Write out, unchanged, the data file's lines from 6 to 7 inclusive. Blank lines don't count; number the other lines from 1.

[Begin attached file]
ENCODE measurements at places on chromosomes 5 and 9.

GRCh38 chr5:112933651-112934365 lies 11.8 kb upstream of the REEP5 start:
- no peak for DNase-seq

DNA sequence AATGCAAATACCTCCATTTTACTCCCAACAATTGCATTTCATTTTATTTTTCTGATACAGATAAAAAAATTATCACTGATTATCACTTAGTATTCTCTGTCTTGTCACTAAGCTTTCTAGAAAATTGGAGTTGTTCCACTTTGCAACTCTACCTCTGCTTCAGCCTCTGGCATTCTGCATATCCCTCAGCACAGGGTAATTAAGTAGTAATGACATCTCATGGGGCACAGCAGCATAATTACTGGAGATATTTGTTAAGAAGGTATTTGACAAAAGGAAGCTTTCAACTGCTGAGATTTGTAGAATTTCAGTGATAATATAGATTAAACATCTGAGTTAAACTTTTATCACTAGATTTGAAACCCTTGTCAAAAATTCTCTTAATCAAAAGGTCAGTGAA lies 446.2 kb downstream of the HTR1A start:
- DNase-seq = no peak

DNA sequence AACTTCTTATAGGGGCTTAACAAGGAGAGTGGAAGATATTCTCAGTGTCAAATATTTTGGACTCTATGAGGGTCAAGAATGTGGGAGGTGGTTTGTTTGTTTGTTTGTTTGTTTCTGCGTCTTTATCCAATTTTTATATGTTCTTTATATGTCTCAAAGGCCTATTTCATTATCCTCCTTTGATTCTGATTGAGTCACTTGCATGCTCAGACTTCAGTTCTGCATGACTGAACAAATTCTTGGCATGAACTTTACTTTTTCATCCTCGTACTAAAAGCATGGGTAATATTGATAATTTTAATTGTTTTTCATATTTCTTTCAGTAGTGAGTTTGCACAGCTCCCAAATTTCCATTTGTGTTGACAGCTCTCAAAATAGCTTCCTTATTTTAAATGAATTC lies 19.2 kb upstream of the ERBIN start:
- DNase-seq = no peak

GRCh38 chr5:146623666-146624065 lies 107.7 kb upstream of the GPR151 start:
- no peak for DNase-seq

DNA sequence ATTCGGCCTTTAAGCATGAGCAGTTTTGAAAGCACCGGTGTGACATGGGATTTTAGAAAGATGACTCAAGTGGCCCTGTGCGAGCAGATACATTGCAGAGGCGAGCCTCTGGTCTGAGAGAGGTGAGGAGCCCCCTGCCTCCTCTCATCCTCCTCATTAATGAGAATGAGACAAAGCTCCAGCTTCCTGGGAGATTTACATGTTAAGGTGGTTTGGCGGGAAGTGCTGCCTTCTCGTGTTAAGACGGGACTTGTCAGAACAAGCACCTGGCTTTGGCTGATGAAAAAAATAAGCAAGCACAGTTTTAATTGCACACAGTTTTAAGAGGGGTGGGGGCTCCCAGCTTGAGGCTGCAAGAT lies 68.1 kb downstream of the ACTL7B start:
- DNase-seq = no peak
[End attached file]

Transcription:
DNA sequence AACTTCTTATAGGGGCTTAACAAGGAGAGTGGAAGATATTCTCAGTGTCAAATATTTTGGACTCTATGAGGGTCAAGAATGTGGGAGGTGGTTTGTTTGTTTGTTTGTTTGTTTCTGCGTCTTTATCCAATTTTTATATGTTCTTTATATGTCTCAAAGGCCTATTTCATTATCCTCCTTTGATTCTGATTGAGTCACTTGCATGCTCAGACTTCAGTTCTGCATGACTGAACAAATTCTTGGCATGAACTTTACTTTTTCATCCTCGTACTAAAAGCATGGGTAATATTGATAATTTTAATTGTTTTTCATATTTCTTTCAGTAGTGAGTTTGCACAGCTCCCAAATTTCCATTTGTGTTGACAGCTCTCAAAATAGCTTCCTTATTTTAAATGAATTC lies 19.2 kb upstream of the ERBIN start:
- DNase-seq = no peak